With four generations actively involved in our organizations, there is tension and divide in the different values, perspectives, and expectations of Baby Boomers, X’ers, Millennials, and Gen Z. These differences become easier to latch onto than the similarities of workplace culture, technical skills, and goals of the team, group, and organization.
There are patterns that emerge in places where there are groups. They are enhanced in teams that have pre-established projects and deliverables and then accentuated again when there is competition inside the team, like practice areas in firms where compensation is individual and business generation is expected to be in group.
Patterns that emerge:
- Group dynamics. In groups and Out groups have existed since we have traced humans. We have a tendency to form strong relationships with those who align with us. These alignments form cliques, otherwise known as “cool kids”, and we all want to be that, leaving a gap between these groups. This shows up in how we judge other groups on a particular thing – musical interest, technological ability, to name two.
- Change. Our first response to change is denial, and then resistance. We think our way is the best way, despite how and when it originated. Generational differences in how knowledge is procured, work is done, and relationships are fostered hamper workplace collegiality and success.
- Communication. Misunderstandings and miscommunication exacerbate existing tension. Extending grace and assumption of positive intent are difficult when fear and in-group attributes are strong. Simply put, we are so attached to being right that we will forego clear communication and diplomatic dialogue without very skilled facilitators.
The long-term consequences of conflict are staggering. Unresolved and unaddressed conflict cost talent, productivity, and culture. When we overlay the different generations into that cost, we also experience stronger group dynamics and difficulty bridging knowledge for legacy of organizations.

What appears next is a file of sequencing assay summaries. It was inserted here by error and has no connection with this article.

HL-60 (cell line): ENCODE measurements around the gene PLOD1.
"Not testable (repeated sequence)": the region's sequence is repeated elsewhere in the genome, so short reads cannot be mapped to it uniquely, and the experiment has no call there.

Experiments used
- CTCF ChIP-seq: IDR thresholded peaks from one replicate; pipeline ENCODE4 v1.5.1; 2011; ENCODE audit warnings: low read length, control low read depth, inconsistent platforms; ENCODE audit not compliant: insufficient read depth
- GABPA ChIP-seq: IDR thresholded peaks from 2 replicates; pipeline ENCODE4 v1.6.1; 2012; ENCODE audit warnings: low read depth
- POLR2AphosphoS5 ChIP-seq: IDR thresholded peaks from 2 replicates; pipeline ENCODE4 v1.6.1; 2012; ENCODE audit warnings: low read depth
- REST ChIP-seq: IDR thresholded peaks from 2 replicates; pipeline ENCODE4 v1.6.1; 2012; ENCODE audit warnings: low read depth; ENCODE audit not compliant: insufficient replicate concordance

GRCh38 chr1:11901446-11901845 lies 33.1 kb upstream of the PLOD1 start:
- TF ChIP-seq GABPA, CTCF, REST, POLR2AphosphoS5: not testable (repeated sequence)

We have a path forward, we have opportunities to build workplaces, and a world, that is dynamic and inclusive. Some basic skills that would start us on the path:
- Empathy. Listening to understand the position of the other side is crucial. Listening to relate to the human that is different than you goes a long way in elevating empathy. Communication becomes less absolute, hurt isn’t the dominate language, and resolution is more available. In organizations, this means bringing forward leadership development through opportunities like Mentor-rings, where cross-generations come together to learn from each other in facilitated small-group settings.
- Conflict skills. In these wars we rely on expert mediators and trained professionals to bring the two sides together to discuss a path forward. In organizations we most often land conflict at the feet of the Human Resource team, even when the conflict isn’t theirs. Increasing the organization-wide conflict skill level, at least among the titled leaders, will elevate the organization’s productivity, feedforward practices, and technical skills.
- Resilience. We comment on how Gen Z is willing to change employers for a better experience, not expecting to be career-length employees. Changing jobs is easier than building resilience, although wherever you go, there you are. If organizations would consider how to build resilience of their people, how they create the social, political, and value-centric connections among their employees, they will reap the benefits of longer-tenured people.
- Adaptability. A by-product of more resilience is the ability to find common ground. This will involve change, empathy, and communication to build commitment and diplomacy. It’s sophisticated and eases the path to resolving differences and fosters cooperation. At this moment it remains to be seen how adaptable the warring nations are willing to be. The question here is how adaptable are your firm, and your people?
We are living in extraordinary times. With a continuing exodus of our senior workforce only able to be replaced by our youngest workforce (simply a matter of numbers, there are not enough X’ers to replace the large number of Boomers), you have to commit to a more unifying, inclusive workplace to cultivate the talent for the legacy of your business.